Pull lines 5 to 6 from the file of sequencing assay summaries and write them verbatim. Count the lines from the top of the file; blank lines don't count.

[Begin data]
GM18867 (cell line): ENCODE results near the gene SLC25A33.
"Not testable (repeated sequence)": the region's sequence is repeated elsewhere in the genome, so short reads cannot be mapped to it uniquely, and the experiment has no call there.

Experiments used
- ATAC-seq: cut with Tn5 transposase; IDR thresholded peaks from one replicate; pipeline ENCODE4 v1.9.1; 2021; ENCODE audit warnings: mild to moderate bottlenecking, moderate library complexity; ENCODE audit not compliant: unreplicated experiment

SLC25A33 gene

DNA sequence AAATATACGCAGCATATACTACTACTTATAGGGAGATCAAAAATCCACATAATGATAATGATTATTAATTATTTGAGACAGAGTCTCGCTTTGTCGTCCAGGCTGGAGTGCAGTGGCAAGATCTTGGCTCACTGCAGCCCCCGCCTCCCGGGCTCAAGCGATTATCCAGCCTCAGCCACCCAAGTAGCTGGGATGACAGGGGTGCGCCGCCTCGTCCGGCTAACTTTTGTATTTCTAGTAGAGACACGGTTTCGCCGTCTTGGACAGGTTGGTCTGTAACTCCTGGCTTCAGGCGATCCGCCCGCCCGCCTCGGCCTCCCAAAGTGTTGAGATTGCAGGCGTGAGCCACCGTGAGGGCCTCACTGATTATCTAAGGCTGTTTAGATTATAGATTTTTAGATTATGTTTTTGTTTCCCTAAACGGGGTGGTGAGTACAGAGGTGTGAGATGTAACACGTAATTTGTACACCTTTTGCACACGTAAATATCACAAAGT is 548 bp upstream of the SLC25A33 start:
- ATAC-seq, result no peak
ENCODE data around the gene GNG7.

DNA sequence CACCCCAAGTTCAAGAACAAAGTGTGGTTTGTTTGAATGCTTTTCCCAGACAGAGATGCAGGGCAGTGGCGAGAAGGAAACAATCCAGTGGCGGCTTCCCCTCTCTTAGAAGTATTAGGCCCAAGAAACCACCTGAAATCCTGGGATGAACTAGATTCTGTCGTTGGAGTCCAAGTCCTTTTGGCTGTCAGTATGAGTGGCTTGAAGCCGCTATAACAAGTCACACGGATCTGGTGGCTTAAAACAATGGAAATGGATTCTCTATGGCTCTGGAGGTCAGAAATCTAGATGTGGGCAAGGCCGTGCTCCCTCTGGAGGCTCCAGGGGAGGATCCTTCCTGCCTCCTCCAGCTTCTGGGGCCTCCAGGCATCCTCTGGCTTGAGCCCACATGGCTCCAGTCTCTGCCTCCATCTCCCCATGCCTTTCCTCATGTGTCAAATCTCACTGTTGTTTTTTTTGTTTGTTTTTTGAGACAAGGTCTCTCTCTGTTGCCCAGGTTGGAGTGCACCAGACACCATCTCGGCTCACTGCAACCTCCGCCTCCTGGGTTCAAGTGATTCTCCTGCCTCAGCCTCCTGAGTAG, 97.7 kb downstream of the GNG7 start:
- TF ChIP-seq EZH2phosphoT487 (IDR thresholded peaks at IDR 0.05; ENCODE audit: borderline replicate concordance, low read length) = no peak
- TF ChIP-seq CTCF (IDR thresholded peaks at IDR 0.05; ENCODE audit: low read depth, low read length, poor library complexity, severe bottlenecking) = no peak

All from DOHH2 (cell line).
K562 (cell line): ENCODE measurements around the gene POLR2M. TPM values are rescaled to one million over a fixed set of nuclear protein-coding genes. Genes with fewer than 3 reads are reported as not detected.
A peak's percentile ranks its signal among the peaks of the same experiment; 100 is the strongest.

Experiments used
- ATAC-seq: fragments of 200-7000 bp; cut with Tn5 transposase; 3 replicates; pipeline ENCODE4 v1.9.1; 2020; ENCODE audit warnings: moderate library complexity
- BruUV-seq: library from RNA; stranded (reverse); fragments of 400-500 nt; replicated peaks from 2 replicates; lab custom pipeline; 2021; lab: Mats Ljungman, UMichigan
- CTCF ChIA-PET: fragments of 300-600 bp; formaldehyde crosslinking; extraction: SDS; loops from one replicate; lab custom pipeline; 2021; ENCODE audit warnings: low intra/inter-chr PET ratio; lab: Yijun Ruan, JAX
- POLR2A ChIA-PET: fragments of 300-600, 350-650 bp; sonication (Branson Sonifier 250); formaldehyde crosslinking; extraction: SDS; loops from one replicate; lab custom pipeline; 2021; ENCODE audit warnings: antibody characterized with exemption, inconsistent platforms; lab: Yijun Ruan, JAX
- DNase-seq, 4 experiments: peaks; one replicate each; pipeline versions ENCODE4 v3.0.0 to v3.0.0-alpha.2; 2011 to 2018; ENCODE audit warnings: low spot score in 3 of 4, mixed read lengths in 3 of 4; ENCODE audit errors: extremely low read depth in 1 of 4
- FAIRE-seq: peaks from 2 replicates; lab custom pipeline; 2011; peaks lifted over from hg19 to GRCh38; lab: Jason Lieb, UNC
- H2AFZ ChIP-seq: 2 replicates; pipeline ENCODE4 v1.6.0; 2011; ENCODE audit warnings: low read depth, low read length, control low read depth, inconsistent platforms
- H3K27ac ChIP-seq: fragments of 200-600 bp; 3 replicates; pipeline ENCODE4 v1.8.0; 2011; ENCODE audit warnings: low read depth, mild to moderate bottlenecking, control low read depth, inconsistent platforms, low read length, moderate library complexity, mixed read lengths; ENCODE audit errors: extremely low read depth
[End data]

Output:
SLC25A33 gene

DNA sequence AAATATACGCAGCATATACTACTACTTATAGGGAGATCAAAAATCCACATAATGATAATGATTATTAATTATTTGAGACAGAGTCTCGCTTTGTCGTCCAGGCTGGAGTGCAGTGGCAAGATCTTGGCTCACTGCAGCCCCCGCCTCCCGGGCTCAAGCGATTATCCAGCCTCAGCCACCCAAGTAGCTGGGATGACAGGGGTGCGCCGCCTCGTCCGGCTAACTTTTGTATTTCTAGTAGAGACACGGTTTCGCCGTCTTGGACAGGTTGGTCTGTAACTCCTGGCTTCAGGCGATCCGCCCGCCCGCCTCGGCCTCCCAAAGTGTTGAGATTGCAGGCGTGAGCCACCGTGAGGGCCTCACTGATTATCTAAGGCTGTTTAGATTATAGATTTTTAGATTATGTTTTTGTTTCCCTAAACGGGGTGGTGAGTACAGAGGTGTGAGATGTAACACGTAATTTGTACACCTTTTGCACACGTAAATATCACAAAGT is 548 bp upstream of the SLC25A33 start: